Step 1. “The man I love couldn’t possibly be doing X, I must be hearing/seeing/thinking wrong.”

    Step 2. “There must be something I’m doing (or a “bad” friend is doing) that makes the man I love even consider/talk about/make plans about X. This is not him. Of course, he isn’t really going to follow through. It’s just talk. It’s a blip in our relationship because something is bothering him. There must be something I can do to change this thought.” That is step 2 happens if the spouse ever allows herself to consider beyond step 1.

    Step 3. “He is acting/talking even more about X. If I tell someone about it that means it’s real. What if it’s not real? What if this is a mental illness, but not a real plan? What if my telling gets him put in jail when all he really needs is help? How will my children survive without a father. Who can I call to help him through this blip in his life and not go to the police? He really means no harm, it’s just something is bothering him/hurting him.” Again, to get to this step requires going through the others. The worst part about this step is that it is paralyzing. Nothing can happen because there is no rationalized answer for getting help without going to police. She knows this but keeps looking for a different answer anyway.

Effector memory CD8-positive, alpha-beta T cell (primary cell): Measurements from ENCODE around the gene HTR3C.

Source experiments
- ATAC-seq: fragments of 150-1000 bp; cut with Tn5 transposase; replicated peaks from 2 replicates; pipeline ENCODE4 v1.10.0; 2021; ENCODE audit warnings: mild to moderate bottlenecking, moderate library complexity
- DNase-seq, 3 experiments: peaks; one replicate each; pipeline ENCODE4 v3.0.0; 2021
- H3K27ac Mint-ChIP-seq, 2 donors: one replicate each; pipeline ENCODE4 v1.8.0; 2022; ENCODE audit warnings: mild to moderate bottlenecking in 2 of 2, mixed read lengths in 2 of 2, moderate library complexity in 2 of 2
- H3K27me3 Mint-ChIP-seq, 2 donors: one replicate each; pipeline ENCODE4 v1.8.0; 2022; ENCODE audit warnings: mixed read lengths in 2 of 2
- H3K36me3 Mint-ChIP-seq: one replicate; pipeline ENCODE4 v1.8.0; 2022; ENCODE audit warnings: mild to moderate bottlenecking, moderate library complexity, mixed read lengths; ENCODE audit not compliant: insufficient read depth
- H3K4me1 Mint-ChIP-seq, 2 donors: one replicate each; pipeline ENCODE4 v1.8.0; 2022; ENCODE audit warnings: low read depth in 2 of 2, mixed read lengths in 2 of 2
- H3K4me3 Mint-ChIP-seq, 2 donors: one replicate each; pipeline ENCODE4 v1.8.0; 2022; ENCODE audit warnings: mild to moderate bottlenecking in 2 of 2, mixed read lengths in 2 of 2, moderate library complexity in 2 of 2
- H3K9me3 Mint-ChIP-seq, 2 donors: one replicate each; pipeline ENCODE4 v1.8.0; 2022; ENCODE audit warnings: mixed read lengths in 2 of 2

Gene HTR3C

Step 4. The aftermath is either denial or self-blame. Both are inadequate. Denial of knowledge is easiest because if you accept you had sufficient knowledge but did nothing (see Step 3 paralyzing) it is pretty hard to live with it. Also, if your rationalizations were as good as they had to be to get to this point, just because something happened doesn’t mean you still don’t think it was a “blip” in life and just needed some mental health assistance.

    Self-blame is no more helpful because you are wrapped up into all the could of, should of stuff that you can’t think straight or be helpful to the law, yourself, or your children. All you want to do is hide and die and somehow make this reality change.

    I think the above steps make for an interesting novel arc for a literary novel, or maybe a crime novel based on real events. The problem for me is that there is no good ending. There is no HEA. There is not even a hope for H within the scope of the novel. It’s just all sadness and living with the reality that some people become disenfranchised either because of actual events or perceived events. And some of them do horrific things.